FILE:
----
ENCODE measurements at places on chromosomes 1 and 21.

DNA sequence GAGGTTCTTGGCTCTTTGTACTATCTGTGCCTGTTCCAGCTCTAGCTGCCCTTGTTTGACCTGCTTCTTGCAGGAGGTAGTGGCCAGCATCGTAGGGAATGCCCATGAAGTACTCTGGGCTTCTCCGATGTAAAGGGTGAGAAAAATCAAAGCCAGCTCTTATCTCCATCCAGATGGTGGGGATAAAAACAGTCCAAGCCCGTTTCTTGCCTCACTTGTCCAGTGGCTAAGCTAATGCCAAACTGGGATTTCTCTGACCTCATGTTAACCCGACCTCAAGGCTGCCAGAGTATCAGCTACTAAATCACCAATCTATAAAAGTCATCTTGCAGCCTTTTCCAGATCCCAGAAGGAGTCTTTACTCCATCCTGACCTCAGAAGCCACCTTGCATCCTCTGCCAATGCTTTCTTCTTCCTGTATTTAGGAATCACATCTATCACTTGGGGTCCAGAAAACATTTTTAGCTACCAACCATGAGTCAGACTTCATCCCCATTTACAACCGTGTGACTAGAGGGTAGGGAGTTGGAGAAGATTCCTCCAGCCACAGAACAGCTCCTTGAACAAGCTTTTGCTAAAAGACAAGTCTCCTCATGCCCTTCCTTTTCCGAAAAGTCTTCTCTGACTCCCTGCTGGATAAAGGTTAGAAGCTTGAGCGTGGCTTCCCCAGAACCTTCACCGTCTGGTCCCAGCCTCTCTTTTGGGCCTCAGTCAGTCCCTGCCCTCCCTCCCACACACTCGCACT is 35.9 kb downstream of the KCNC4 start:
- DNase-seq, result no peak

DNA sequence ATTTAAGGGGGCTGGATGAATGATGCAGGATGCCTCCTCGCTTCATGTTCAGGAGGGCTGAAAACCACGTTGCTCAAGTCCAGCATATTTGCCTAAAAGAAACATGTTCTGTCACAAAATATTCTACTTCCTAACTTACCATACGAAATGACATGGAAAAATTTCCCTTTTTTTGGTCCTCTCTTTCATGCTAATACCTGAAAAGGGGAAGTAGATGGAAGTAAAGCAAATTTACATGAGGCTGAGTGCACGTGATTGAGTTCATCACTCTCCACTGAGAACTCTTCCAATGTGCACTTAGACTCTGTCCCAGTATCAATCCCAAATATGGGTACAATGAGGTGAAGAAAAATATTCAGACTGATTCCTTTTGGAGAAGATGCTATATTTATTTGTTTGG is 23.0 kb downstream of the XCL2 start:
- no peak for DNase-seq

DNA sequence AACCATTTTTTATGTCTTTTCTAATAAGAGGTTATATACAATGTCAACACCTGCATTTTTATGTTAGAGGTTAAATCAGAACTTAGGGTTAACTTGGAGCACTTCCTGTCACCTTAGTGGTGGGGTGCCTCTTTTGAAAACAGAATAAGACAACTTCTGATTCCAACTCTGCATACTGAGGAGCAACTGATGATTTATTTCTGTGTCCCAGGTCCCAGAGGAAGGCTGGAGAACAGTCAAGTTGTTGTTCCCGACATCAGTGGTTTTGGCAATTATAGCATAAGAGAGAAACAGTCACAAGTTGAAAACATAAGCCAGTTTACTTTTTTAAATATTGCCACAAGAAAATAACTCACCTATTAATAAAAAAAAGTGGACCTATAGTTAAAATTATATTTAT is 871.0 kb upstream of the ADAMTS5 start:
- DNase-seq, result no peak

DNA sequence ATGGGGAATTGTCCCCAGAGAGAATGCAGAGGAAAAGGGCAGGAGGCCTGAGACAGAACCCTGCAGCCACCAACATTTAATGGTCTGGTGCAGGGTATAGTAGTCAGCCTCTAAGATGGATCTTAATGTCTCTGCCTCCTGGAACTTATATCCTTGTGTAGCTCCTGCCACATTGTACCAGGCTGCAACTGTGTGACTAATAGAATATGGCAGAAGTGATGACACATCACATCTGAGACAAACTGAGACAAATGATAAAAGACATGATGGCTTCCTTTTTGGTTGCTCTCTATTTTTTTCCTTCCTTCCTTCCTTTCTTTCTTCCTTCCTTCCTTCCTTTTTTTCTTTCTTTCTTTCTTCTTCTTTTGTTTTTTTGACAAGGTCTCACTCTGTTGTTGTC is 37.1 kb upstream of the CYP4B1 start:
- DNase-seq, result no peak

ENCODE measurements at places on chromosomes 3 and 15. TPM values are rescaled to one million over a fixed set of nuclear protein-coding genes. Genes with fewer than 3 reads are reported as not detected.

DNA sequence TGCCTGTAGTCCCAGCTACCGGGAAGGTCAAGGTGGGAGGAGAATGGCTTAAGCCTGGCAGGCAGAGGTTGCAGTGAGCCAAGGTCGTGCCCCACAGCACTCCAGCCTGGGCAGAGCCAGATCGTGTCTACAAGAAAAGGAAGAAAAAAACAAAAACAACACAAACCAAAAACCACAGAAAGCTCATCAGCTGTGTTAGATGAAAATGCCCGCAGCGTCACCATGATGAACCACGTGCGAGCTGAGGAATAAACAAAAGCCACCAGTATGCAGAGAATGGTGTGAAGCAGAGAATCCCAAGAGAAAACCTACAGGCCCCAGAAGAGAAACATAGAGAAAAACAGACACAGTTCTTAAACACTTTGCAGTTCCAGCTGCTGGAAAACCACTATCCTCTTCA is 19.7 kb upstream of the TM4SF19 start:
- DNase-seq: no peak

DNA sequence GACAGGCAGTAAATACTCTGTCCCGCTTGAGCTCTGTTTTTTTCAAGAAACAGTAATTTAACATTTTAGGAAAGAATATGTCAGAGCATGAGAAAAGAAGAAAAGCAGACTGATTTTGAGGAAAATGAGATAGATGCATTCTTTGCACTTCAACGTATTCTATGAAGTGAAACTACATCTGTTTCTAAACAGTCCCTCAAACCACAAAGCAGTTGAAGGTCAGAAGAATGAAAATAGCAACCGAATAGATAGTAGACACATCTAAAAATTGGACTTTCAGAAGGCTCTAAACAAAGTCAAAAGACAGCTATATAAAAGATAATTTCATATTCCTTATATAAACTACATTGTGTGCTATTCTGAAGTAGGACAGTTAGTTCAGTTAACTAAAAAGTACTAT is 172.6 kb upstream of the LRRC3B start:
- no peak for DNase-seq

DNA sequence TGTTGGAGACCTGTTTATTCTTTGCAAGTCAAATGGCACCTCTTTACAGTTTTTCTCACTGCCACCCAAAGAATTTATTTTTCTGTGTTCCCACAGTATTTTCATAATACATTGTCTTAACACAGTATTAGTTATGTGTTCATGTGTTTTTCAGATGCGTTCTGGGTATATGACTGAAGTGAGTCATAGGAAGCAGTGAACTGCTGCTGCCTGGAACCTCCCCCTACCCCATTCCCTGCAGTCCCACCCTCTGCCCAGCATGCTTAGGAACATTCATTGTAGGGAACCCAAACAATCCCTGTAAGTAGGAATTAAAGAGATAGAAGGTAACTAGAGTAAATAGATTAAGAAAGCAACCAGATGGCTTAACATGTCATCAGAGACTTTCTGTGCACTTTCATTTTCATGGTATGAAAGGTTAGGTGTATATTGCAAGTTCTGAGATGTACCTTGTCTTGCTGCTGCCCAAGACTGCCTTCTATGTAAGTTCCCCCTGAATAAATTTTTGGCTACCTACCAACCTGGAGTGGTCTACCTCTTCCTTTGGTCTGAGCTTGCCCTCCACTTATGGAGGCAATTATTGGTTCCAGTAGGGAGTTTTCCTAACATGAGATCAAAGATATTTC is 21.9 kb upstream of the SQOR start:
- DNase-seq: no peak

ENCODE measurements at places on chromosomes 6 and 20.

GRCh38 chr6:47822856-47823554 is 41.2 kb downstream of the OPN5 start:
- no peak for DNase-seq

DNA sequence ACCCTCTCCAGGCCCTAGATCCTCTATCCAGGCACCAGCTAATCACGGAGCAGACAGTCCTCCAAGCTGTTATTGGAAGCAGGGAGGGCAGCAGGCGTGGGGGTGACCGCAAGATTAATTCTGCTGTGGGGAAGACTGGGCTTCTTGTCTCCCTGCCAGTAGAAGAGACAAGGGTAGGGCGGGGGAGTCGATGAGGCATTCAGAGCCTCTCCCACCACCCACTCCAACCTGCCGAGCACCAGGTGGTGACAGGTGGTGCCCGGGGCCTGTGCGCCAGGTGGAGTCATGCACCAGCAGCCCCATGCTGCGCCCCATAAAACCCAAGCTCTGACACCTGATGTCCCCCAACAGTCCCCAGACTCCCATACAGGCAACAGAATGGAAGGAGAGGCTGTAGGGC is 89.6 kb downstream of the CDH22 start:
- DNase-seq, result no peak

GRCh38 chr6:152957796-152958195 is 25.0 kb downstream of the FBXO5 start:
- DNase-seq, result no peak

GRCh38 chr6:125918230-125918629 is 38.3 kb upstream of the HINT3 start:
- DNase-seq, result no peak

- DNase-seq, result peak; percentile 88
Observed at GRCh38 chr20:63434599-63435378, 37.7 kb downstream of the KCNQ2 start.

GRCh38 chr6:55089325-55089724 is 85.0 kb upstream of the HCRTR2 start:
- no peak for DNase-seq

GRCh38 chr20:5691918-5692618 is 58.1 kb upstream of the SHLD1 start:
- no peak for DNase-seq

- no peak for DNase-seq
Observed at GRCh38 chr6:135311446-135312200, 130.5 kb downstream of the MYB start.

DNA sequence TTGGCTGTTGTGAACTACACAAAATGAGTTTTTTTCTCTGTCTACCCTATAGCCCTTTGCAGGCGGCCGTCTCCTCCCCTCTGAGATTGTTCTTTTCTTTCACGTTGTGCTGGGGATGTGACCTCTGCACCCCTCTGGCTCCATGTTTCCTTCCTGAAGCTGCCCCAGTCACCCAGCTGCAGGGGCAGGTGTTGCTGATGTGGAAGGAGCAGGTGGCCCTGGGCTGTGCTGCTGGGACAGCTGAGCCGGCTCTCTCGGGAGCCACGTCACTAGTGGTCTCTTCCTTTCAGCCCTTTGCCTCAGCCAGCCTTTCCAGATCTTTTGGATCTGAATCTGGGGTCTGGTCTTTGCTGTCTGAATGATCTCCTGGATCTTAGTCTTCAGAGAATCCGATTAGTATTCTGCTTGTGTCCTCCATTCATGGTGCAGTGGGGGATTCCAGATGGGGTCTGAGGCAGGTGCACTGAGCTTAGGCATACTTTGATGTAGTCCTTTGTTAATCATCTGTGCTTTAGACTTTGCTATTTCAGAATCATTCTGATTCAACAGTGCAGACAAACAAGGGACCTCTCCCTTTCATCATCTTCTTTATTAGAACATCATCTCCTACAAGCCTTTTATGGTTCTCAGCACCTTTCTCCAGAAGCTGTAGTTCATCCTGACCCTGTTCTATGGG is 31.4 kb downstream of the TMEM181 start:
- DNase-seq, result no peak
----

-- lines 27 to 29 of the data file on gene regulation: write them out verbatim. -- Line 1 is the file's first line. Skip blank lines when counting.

Observed at GRCh38 chr20:63434599-63435378, 37.7 kb downstream of the KCNQ2 start.

GRCh38 chr6:55089325-55089724 is 85.0 kb upstream of the HCRTR2 start:
- no peak for DNase-seq